Therefore if you are very low and very slow things are going to go poorly. A general rule is that if you are over 300 feet AGL (Above Ground Level) or above 30 KIAS (Knots Indicated Airspeed) and the pilot is competent, you stand a fairly good chance of coming out okay. The obvious caveat to that rule would be the quality of the landing areas immediately below your current position.

Both density (DA) and pressure altitude (PA) also play a role in how well the aircraft is going to perform. Despite the dual role of these figures in aviation, it is DA that will play a far greater role in the performance of an aircraft. The amount of air routed through the engines, over the wings (or rotors as is the case here,) stall speed and center of gravity are all going to be affected by density altitude.

The critical role in appreciating density altitude cannot be understated when it comes time to determining how the aircraft will continue, or if it will continue to function.

What You Need to Worry About
There are some specific things that you need to understand about helicopter emergencies, should you find yourself involved in one. What we are going to tackle here are Emergencies Inside the “Dead Man’s” Curves, Loss of Tail Rotor/Loss of Tail Rotor Authority, Static/Dynamic Rollover, Catastrophic Rotor System Failures and How to Survive Underwater Egress Situations.

Dead Men Don’t Write Manuals
Height and Velocity Curves are a set of finite limits also known as “Dead Man’s Curves.” Typically, if the aircraft is inside of this flight regime and a single/dual engine failure or similar catastrophe occurs it is unlikely that the aircraft is going to be induced to enter a mode where a successful landing can be made. In other words, you do not have the altitude or airspeed to land properly and you are going to crash promptly.

These particular aspects of aircraft performance are documented in the manual published by the aircraft manufacturer. This manual is called either the Aircraft Owner's Manual or the Pilot's Operating Handbook, and it should be somewhere inside the helicopter at all times. The pilot (again) should be able to produce this manual on demand. A sample Height and Velocity Curve chart looks something like the following:

Don’t be stupid. This is a sample diagram and not to be used as something approved by the manufacturer.

   500  |                             |
        |                             |
        |                             |
        |                             |
   300  |_                            |
 A      |X\_                          |
 L      |XXX\_                        |
 T      |XXXXX\_                      |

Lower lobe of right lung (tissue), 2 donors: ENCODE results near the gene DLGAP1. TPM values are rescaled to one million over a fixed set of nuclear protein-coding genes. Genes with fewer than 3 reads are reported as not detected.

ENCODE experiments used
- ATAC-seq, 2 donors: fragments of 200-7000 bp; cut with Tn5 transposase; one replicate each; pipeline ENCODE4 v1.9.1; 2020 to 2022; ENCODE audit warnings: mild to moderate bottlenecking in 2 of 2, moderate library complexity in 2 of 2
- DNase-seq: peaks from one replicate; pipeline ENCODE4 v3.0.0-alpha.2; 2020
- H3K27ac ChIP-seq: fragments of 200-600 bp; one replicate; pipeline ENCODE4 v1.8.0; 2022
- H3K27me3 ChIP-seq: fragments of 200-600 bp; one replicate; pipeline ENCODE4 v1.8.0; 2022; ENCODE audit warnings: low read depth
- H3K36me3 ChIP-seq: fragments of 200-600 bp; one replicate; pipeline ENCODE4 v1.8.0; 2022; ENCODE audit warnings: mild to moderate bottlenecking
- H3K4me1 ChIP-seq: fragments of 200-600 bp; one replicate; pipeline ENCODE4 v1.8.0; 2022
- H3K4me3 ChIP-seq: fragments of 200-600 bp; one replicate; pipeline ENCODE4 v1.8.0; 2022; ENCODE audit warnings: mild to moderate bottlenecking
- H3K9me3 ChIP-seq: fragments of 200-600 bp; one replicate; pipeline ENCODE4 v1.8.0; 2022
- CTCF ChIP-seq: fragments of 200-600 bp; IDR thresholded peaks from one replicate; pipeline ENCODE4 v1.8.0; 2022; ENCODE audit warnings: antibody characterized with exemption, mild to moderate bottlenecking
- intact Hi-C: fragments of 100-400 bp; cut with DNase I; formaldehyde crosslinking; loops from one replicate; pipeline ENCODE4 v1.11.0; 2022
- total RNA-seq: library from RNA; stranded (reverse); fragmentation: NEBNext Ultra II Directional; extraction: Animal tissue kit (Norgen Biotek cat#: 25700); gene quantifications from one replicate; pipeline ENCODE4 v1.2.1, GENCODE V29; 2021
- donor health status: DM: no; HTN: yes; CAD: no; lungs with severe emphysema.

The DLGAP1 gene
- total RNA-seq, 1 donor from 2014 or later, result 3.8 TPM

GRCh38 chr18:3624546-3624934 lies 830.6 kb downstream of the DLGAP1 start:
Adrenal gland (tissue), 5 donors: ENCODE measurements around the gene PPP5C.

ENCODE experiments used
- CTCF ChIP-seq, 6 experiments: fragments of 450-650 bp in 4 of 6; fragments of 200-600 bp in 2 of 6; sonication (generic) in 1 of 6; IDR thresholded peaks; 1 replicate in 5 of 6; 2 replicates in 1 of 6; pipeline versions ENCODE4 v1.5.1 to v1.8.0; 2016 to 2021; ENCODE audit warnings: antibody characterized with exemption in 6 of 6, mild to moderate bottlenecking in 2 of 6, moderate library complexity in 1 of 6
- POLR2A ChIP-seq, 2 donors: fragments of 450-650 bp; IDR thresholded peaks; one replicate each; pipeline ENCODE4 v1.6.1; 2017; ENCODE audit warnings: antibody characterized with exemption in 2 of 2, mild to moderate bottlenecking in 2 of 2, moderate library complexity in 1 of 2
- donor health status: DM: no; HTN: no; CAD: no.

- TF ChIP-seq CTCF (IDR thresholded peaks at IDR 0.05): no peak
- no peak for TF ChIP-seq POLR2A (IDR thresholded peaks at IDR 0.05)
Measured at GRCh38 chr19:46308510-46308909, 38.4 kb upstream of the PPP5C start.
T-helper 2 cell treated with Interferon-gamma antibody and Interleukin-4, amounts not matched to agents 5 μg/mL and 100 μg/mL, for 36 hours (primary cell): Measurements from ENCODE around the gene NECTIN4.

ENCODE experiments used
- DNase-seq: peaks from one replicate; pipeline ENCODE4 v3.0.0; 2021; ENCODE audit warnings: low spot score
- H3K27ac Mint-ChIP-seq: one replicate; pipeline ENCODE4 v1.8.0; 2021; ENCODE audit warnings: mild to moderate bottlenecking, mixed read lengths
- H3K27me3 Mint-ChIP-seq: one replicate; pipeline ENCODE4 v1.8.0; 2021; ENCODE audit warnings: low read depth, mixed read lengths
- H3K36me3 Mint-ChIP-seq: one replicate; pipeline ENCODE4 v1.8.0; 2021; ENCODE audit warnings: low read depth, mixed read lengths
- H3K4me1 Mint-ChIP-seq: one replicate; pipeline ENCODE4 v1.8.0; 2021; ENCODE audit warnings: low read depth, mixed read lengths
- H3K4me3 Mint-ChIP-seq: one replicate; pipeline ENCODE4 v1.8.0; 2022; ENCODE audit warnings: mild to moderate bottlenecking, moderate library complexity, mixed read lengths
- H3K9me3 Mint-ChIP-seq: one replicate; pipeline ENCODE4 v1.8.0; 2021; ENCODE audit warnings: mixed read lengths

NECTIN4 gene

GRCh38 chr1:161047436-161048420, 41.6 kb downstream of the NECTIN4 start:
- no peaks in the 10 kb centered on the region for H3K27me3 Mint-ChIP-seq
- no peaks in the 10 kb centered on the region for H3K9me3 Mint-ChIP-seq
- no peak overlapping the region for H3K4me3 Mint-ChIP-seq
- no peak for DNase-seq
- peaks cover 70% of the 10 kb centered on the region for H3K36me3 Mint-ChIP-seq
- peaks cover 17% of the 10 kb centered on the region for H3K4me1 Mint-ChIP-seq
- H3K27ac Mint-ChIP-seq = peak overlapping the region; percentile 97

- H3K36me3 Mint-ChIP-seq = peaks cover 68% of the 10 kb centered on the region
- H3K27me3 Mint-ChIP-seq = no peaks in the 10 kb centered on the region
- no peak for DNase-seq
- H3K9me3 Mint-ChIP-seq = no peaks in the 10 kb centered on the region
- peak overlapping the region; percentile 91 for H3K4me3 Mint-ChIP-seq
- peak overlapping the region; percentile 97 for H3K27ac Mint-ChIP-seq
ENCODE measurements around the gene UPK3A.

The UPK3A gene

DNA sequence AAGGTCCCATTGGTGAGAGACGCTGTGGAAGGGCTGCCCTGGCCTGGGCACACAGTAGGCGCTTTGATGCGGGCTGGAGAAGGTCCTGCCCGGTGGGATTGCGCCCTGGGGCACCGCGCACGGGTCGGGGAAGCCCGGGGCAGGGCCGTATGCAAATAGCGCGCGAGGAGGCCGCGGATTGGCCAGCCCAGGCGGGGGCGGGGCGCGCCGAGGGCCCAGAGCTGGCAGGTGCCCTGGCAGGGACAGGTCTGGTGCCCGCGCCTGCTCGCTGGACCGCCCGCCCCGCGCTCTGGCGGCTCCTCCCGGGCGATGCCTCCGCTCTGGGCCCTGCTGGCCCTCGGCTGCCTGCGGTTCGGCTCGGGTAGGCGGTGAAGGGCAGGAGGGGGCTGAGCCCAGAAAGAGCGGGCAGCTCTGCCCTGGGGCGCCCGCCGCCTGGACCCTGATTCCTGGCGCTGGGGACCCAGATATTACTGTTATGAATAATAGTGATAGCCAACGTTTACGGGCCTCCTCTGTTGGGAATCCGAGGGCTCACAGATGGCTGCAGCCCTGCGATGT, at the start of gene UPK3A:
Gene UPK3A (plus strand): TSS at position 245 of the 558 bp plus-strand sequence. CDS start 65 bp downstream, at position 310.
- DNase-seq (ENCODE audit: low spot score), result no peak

I      |XXXXXXX\_                    |
 T      |XXXXXXXXX\_                  |
 U      |XXXXXXXXXXX\_                |
 D 150  |XXXXXXXXXXXXX\               |
 E      |XXXXXXXXXXXXX|               |
 |      |XXXXXXXXXXXXX|               |
        |XXXXXXXXXXXXX|               |
 A      |XXXXXXXXXXXXX|               |
 G  75  |XXXXXXXXXXXXX|    ==         |
 L      |XXXXXXXXXXXX/   ==           |
        |   =============             |
        | =  _________________________|
      0                30     60      90

       Sample Height/Velocity Curve Chart

      XXXX = Flight Regimes to be avoided.
       ==== = Preferable takeoff profile.

Take particular note of the annotation next to the Altitude axis marking, ‘AGL.’ In this case, AGL again denotes Above Ground Level, which means that it does not take into account Density altitude as discussed a little later.

Should you find yourself riding in a helicopter as a passenger, you need to pay particular attention to what the aircraft seems to be doing during the two phases of flight that this section concerns. Namely, these are take-off and landing.

Required Materials:
-One helicopter at the mercy of gravity.

What to do in This Situation:
1. Pilot……………………PESTER (YOU)
If the engines have stopped or appear to be in the process of stopping, now is a very good time to pipe up and ask if there is a problem. If this is confirmed, press on quickly.

2. Seat/Harness……………………LOCKED, UP and TIGHT (YOU)
How to lock your seat belts should be explained to you, assuming that your aircraft is equipped with seats that have devices called ‘inertia reels’ installed.
These devices function just as the seat belts in your car do and lock when moved very quickly. Additionally, they should have some way of manually locking them so that you are essentially stuck to the seat.